"48 Hours Mystery" producer Paul LaRosa questions fellow producer Josh Yager about his recent broadcast: Name, Rank and Serial Killer?" - the story of Canadian Air Force Colonel Russell Williams and his confession to rape, murder and sexually deviant behavior.
Josh, tell me how you got involved in this story?
Having produced TV news pieces on crime, war and current affairs for nearly two decades, I always set out to find stories that seem somehow new to me - stories I feel I haven't covered or even watched before. The Russell Williams case - the air force colonel accused of rape, murder and sex crimes - fit the bill right away. I first became interested in the story when it appeared last fall on the news wires in Washington, where I am based. After a flurry of phone calls, I realized just how surreal this story was - and took off for Canada. I spent the next six months interviewing victims, experts and other relevant people, while digging into the startling crime spree that made Air Force Colonel Russell Williams infamous as the worst offender in Canadian history.
Why do you think the police in Canada did not want to be interviewed, given that they did a good job solving such a high-profile case?
That's a very good question. We repeatedly approached the Ontario Provincial Police for interviews, our primary objective being to interview Det. Sgt. Jim Smyth, who performed so well in the interrogation. But the OPP, as they're known, refused us any cooperation, citing a press release they'd issued soon after Russell Williams pled guilty in which they said they would not be doing any press interviews on the case. According to the press release - and subsequent correspondence with them - their reasons for declining to be interviewed included a desire to respect the victims' families and a need to avoid divulging interrogation techniques.
As the media reviewed and broadcast hugely detailed video excerpts of the interrogation, was the OPP really concerned about protecting interrogation techniques? They have a right, of course, to grant interviews - and decline them - wherever they wish. But the way the OPP handled the media in the Williams case was the most perplexing I've seen in nearly 20 years working with police around the world. It sent a mixed message to the international media, which were inclined from the beginning to give the OPP the benefit of the doubt for a job extremely well done. Perhaps they didn't want to respond to uncomfortable questions about their investigation - questions they assumed we would be asking.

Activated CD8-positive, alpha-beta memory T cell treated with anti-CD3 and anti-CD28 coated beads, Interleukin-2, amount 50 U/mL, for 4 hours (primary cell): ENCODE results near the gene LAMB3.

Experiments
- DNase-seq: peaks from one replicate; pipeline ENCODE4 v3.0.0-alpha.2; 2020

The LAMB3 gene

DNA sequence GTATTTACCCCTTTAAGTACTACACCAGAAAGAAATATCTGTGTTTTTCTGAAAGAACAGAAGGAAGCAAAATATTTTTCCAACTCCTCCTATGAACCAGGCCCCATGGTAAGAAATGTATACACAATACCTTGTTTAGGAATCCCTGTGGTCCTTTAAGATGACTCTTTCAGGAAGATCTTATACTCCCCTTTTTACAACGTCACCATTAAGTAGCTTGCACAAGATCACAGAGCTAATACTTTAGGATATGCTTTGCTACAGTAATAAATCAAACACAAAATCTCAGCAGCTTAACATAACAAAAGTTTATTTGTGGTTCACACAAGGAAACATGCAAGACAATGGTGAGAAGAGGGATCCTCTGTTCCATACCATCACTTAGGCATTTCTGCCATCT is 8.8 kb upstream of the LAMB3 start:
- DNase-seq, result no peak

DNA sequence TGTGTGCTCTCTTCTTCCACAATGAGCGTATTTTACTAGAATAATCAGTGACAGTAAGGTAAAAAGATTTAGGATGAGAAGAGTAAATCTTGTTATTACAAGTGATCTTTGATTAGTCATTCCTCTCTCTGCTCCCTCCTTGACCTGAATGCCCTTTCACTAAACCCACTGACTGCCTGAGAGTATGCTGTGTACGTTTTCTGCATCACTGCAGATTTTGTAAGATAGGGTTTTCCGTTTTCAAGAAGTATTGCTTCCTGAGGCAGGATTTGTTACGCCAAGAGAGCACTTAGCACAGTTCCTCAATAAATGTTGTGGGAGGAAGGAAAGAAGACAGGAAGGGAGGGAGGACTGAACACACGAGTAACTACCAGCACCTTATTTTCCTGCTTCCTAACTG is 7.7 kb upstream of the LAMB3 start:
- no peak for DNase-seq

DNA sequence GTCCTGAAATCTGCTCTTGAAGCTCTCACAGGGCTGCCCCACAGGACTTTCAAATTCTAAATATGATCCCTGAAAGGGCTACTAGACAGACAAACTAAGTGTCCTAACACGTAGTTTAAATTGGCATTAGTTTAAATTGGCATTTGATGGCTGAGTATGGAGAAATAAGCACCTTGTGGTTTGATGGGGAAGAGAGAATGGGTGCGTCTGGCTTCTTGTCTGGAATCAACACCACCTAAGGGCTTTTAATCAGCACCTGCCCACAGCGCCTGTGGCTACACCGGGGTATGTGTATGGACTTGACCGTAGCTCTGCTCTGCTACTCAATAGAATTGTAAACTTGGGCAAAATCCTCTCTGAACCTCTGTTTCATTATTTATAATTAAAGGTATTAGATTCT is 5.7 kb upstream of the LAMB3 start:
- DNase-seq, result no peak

The big question is why, which you addressed in the broadcast but we're all still curious. Was there anything in Col. Williams' background or early childhood that at least gives us a clue to his actions?
Investigations of Russell Williams' background haven't yielded any definitive clues about why he went off the deep end, or for that matter, why he apparently waited until the age of 44 to act out. We do know that in his childhood, he suffered through a strange family reconfiguration, in which his parents divorced and their best friends did the same. Then his mother married the male best friend. And his father married the female best friend. Later in life, Russell Williams had turmoil in his own romantic life, as he apparently suffered through a devastating breakup in college.
It's a good thing his videotapes of the murders will never be seen. Has anyone besides the police seen them? Was any more revealed about the tapes?
What people have to realize about this case is how utterly shocking the court hearing was. Cameras were not allowed, but the public was. Sitting there listening to details and watching dozens and dozens of photographs being projected on a giant screen - photos infinitely more graphic than the ones in our broadcast - was upsetting and draining. I found it hard to imagine how authorities could also have subjected the public to those tapes. As we noted, they did describe what was on the tapes for the record. Most of the details are too horrible to go into here, but I do recall a collective gasp in court as the lawyers told the judge that rape/murder victim Jessica Lloyd can be heard on one of the tapes pleading with Russell Williams to make sure to "tell my mother I love her," or words to that effect.
A story like this shakes the trust we all have in others. Is there any way to predict this sort of behavior? Did anyone Col. Williams work with notice anything, even in retrospect?
The short answer is no. While experts tell us there are certain commonalities in the backgrounds of some serial killers, there are others who defy stereotyping. Killers of the Russell Williams variety are so rare that they're difficult to study. In the Williams case, nobody - from friends, to colleagues, to military screeners - noticed anything awry. He may have been a bit of a control freak with a strange sense of humor, but Russell Williams was seen by most of those who knew him as a diligent, earnest, responsible man of high moral standing. That image undoubtedly helped him conceal his crimes from those around him - literally ghastly murders and assaults and appearing at public events within days of each other.
What happened to Col. Williams' wife? Has she moved and divorced him? To your knowledge, has she ever visited him in prison?
As might be expected, Russell Williams' wife Mary Elizabeth Harriman isn't speaking to the press. What we do know about her is that she is filing for divorce. And there's this piece of interesting information: After police executing a search warrant in her Ottawa home scuffed up the new hardwood floors, she reportedly sued them for damages. No word yet on whether she'll get William's pension, reported to be about $60,000 per year.